Class War on Wonga. / Chong, Derrick.

In: Journal of Visual Culture, Vol. 14, No. 2, 01.08.2015, p. 236-242.

Research output: Contribution to journalArticlepeer-review

Published

Standard

Class War on Wonga. / Chong, Derrick.

In: Journal of Visual Culture, Vol. 14, No. 2, 01.08.2015, p. 236-242.

Research output: Contribution to journalArticlepeer-review

Harvard

Chong, D 2015, 'Class War on Wonga', Journal of Visual Culture, vol. 14, no. 2, pp. 236-242. https://doi.org/10.1177/1470412915592872

APA

Chong, D. (2015). Class War on Wonga. Journal of Visual Culture, 14(2), 236-242. https://doi.org/10.1177/1470412915592872

Vancouver

Chong D. Class War on Wonga. Journal of Visual Culture. 2015 Aug 1;14(2):236-242. https://doi.org/10.1177/1470412915592872

Author

Chong, Derrick. / Class War on Wonga. In: Journal of Visual Culture. 2015 ; Vol. 14, No. 2. pp. 236-242.

BibTeX

@article{6726c89e5b8b44fa9315552536881fbf,
title = "Class War on Wonga",
abstract = "UK activist group Class War{\textquoteright}s {\textquoteleft}WAR ON wonga{\textquoteright} campaign is viewed via Boltanski and Chiapello{\textquoteright}s (2005 [1999]) critique of capitalism, namely as a form of social critique. Wonga has emerged as UK{\textquoteright}s leading payday loan company since it was founded in 2007, and should be recognized as a product of the culture of financialization. Class War{\textquoteright}s campaign is a response to the linkage between inequality and entrepreneurial capitalism. As an example of entrepreneurial capitalism, the possibility of free enterprise, Wonga{\textquoteright}s self-description as an {\textquoteleft}innovative digital company{\textquoteright} makes directly wealthy the founding entrepreneurs and their current venture capital partners. Yet the economic success of Wonga also represents a growing inequality in a society of unprecedented wealth. Given the UK perspective, the long shadow of Thatcher informs the paper, as does the criminalization of debt during the Victorian period. ",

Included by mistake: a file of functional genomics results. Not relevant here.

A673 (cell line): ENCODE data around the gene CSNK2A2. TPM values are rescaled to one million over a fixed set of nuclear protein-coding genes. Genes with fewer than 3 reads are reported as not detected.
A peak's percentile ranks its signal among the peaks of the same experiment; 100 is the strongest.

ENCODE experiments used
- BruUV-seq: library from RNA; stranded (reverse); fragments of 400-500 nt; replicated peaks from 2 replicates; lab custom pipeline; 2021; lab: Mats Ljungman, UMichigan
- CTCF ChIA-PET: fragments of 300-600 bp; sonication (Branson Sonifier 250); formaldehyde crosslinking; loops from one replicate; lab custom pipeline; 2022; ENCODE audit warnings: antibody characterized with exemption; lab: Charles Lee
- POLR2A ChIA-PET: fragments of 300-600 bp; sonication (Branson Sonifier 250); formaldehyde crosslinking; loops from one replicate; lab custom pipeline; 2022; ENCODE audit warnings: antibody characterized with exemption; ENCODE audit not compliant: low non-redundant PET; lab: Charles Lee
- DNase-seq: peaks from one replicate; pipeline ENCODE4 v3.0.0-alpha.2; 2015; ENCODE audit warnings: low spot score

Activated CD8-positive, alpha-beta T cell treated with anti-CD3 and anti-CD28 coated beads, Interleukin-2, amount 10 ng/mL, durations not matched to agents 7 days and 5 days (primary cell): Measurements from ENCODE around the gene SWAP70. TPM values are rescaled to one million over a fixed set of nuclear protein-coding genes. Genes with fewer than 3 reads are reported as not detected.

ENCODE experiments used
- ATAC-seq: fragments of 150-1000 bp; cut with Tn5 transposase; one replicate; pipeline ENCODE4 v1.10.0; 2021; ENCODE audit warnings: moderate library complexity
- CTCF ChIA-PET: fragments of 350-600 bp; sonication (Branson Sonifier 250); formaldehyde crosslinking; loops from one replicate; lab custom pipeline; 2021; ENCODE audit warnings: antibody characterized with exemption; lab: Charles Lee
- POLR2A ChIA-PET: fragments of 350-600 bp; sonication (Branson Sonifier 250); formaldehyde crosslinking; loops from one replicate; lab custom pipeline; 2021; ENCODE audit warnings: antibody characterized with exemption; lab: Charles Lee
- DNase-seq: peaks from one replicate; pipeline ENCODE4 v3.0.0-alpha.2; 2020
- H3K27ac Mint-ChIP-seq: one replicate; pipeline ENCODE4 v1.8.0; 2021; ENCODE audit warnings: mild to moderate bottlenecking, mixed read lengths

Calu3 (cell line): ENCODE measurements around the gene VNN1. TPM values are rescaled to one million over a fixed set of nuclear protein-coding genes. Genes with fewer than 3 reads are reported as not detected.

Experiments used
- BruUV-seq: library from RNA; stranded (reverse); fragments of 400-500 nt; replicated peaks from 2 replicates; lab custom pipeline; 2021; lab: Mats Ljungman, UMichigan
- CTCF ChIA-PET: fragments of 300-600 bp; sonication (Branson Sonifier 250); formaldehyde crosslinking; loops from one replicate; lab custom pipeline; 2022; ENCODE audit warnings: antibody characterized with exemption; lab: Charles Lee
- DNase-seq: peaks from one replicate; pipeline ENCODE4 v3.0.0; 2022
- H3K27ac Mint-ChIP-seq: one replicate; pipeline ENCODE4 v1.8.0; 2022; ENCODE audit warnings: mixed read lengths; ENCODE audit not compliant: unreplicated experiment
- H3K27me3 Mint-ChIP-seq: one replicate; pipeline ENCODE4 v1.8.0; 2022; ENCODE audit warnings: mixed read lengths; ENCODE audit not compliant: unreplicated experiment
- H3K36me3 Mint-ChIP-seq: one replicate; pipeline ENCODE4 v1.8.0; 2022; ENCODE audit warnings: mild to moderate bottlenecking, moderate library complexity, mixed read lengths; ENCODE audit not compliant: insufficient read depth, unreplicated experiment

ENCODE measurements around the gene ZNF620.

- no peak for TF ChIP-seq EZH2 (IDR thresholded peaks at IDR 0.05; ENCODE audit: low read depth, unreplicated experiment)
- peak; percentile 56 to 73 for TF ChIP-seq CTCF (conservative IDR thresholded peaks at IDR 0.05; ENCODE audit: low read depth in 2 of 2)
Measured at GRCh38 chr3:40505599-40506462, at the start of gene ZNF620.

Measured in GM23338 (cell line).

keywords = "Activist Practices, Boltanski and Chiapello , Capitalism, Class War, Financialization, Payday Lending, Venture Capital, Wonga",
author = "Derrick Chong",
year = "2015",
month = aug,
day = "1",
doi = "10.1177/1470412915592872",
language = "English",
volume = "14",
pages = "236--242",
journal = "Journal of Visual Culture",
issn = "1470-4129",
publisher = "SAGE Publications Ltd",
number = "2",

}

RIS

TY - JOUR

T1 - Class War on Wonga

AU - Chong, Derrick

PY - 2015/8/1

Y1 - 2015/8/1

N2 - UK activist group Class War’s ‘WAR ON wonga’ campaign is viewed via Boltanski and Chiapello’s (2005 [1999]) critique of capitalism, namely as a form of social critique. Wonga has emerged as UK’s leading payday loan company since it was founded in 2007, and should be recognized as a product of the culture of financialization. Class War’s campaign is a response to the linkage between inequality and entrepreneurial capitalism. As an example of entrepreneurial capitalism, the possibility of free enterprise, Wonga’s self-description as an ‘innovative digital company’ makes directly wealthy the founding entrepreneurs and their current venture capital partners. Yet the economic success of Wonga also represents a growing inequality in a society of unprecedented wealth. Given the UK perspective, the long shadow of Thatcher informs the paper, as does the criminalization of debt during the Victorian period.

AB - UK activist group Class War’s ‘WAR ON wonga’ campaign is viewed via Boltanski and Chiapello’s (2005 [1999]) critique of capitalism, namely as a form of social critique. Wonga has emerged as UK’s leading payday loan company since it was founded in 2007, and should be recognized as a product of the culture of financialization. Class War’s campaign is a response to the linkage between inequality and entrepreneurial capitalism. As an example of entrepreneurial capitalism, the possibility of free enterprise, Wonga’s self-description as an ‘innovative digital company’ makes directly wealthy the founding entrepreneurs and their current venture capital partners. Yet the economic success of Wonga also represents a growing inequality in a society of unprecedented wealth. Given the UK perspective, the long shadow of Thatcher informs the paper, as does the criminalization of debt during the Victorian period.

KW - Activist Practices

KW - Boltanski and Chiapello

KW - Capitalism

KW - Class War

KW - Financialization

KW - Payday Lending

KW - Venture Capital

KW - Wonga

U2 - 10.1177/1470412915592872

DO - 10.1177/1470412915592872

M3 - Article

VL - 14

SP - 236

EP - 242

JO - Journal of Visual Culture

JF - Journal of Visual Culture

SN - 1470-4129

IS - 2

ER -